You may be surprised to know that the federal government has not mandated that genetically modified organisms be proved safe before they’re used in your food. But safety assessments are mandatory in other major developed countries, including China, Japan, and the countries of the European Union. Some animal studies suggest that GMOs may cause damage to the immune system, liver, and kidneys. “There hasn’t been enough research to determine whether GMOs are harmful to people,” says Michael Hansen, Ph.D., senior scientist at Consumers Union and an authority on genetic engineering. “But scientists around the world agree that GMOs have the potential to introduce allergens and create other unintended changes that may affect health.”

The use of genetically modified seeds has steadily grown over the last two decades. That has led to about a 10-fold increase in farmers’ use of glyphosate, a weedkiller better known as Roundup, which is made by Monsanto—a company that also produces genetically modified seeds—because the herbicide won’t harm their GMO crops. But that in turn has created a new problem for farmers to battle: a rising number of “superweeds” that have now become immune to glyphosate. “This defeats one of the major reasons why GMOs were introduced in the first place,” Hansen says.

The food industry’s take

Companies that produce genetically modified organisms and their allies in the food industry argue that genetic engineering is just an extension of traditional breeding, which humans have been doing for thousands of years. But that process involves the transfer of DNA between closely related plants or animals. Genetic engineering techniques, on the other hand, move genetic material from any organism to any other organism.

There is fierce opposition to GMO labeling from many seed manufacturers and big food companies, which have spent nearly $70 million in California and Washington state alone to defeat GMO-labeling ballot initiatives. One of the major arguments they make is that stamping foods with a statement such as “contains GMO ingredients” implies that those foods are inferior to other conventional or organic foods when there’s no evidence that genetically modified organisms are harmful. “Our position is that GMO foods should be labeled, period,” Halloran says. “Consumers have the right to know what’s in their food so that they can make informed choices.”

GMOs are found in surprising places

GMO labeling should be required in the U.S., but in the meantime some food manufacturers are choosing not to use genetically modified ingredients and are noting that on their products’ packaging. To see how many foods have GMOs and whether you can trust the claims you see on food packages, we bought more than 80 different processed foods containing corn or soy between April and July 2014. (Corn and soy are the two most widely grown genetically engineered crops in the U.S.) We tested at least two samples of each product, each sample from a different lot, to measure the GMO content. Then we compared our results with any non-GMO-related claims.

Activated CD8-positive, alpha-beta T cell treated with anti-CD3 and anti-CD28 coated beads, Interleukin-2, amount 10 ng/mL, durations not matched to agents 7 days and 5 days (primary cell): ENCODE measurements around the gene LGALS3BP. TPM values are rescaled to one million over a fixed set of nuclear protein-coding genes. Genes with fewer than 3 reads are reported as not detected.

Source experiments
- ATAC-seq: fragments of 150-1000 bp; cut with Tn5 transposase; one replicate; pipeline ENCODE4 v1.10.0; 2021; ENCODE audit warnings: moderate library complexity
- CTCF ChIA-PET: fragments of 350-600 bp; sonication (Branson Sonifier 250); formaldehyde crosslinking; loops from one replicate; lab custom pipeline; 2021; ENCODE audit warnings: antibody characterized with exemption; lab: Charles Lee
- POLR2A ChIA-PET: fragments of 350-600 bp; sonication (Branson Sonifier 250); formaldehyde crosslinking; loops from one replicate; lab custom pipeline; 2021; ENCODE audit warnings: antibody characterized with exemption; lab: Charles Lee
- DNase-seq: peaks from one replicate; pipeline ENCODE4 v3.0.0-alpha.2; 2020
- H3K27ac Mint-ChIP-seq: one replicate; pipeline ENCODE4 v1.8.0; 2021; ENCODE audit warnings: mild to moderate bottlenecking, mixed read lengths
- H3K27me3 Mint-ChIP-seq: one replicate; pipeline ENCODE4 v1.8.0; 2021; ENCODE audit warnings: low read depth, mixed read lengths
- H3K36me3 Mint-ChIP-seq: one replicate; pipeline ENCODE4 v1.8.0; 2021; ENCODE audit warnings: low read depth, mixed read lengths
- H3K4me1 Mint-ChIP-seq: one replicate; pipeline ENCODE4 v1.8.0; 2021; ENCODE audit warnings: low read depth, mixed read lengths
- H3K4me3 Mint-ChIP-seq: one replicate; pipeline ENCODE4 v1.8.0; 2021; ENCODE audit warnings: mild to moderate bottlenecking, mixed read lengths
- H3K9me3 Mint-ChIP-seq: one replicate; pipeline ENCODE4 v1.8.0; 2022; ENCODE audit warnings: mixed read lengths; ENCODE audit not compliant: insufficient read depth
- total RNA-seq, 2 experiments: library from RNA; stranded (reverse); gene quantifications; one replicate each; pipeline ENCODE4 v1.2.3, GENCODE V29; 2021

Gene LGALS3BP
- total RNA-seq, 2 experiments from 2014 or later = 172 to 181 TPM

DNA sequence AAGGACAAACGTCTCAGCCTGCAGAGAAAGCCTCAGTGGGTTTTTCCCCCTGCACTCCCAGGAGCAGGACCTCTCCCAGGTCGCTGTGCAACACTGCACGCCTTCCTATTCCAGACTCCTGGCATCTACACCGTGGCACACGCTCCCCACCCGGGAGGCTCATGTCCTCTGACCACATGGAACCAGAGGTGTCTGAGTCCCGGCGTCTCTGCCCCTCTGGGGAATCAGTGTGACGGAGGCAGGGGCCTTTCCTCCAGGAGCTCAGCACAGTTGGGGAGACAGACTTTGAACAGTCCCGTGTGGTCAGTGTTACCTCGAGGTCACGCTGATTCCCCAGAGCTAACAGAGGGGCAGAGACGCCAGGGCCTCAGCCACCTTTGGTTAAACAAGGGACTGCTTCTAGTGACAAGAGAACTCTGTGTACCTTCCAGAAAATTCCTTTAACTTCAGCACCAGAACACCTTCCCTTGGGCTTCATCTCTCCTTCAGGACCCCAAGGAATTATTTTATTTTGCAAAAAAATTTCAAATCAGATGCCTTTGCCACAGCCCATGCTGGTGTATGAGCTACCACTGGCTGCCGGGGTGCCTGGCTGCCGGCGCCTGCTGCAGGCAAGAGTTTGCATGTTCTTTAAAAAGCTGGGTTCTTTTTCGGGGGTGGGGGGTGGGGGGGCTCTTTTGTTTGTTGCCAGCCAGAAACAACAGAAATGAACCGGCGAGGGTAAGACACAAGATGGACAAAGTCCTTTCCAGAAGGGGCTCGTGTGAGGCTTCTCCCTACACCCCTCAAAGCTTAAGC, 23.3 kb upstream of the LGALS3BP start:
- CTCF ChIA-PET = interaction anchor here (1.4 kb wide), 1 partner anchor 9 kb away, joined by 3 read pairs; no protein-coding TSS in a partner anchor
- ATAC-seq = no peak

Genetically modified corn and soy are used in a wide variety of foods. Nearly all of the samples we tested of the products that did not make any non-GMO-related claim on the package did, in fact, contain substantial amounts of genetically modified corn or soy. They included many familiar foods, such as Kellogg’s Froot Loops, General Mills Corn Chex, Jiffy Corn Muffin Mix, Doritos Oven Baked Nacho Cheese chips, and Boca Original Vegan Veggie Burgers. Four of the products in this group were soy-based infant formulas: Enfamil ProSobee Soy Infant Formula, Gerber Good Start Soy, Similac Soy Isomil, and Similac Go & Grow Soy Infant formula.

Because our tests represented only a small slice of the market, we can’t draw conclusions about all products containing corn or soy, or about every product for a given brand. But until genetically modified organism labeling becomes mandatory, our test results can help you decode the meaning behind the claims you see on grocery store shelves.

Read more and watch video at ConsumerReport.org …..

Apple Cinnamon Tea Cake

Ingredients

6 oz unsalted butter, softened
1¼ cups superfine sugar
1½ tsp vanilla extract
3 eggs
2¼ cups all-purpose flour
2¼ tsp baking powder
1½ tsp ground cinnamon
1/4 cup milk
1 apple, thinly sliced
1/3 cup apricot jam, warmed

Method

  1. Preheat oven to 400ºF.
  2. Place the butter, sugar and vanilla in the bowl of an electric mixer and beat until light and creamy.
  3. Add the eggs and beat well.
  4. Fold through the flour, baking powder, cinnamon and milk.
  5. Line a 8 x 12-inch cake tin with parchment paper. Spoon in the mixture, top with the apple and brush with half of the jam.
  6. Bake for 30 minutes or until cooked when tested with a skewer.
  7. Brush with the remaining jam and allow to cool in the tin. Serve with whipped cream.

Makes 10 servings.

Source: Donna Hay


Today’s Comic

Gadget: Tofu Stamp

Stamped Tofu

Stamps

Chinese Stir-fry of Rice Noodle Rolls

Ingredients

6 rice noodle rolls
80 g pork loin
80 g cabbage
1 stalk green onion, chopped
1 tsp minced garlic
2 eggs, beaten with 1/4 tsp salt
Hoi Sin sauce and chili paste to serve

Pork Marinade

1 tsp light soy sauce
1/2 tsp cornstarch
1 tsp water
1 tsp oil
1/8 tsp sesame oil
dash ground white pepper

Seasoning

1 tbsp light soy sauce
1 tbsp dark soy sauce
1 tsp sugar
1/8 tsp sesame oil
dash ground white pepper

Method

  1. Cut noodle rolls into sections. Cut cabbage into strips.
  2. Cut pork into slices. Mix with marinade and set aside for at least 10 minutes.
  3. Heat 2 tbsp oil in a wok. Stir-fry rolls until light golden. Remove.
  4. Heat another 1 tbsp oil, sauté garlic until fragrant. Add pork and stir-fry until no longer pink.
  5. Add cabbage and toss until pork is cooked.
  6. Return noodle rolls to wok. Mix in seasoning and green onion. Toss to combine.
  7. Add egg and stir-fry until set. Remove and serve with Hoi Sin sauce and chili paste.

Source: Hong Kong magazine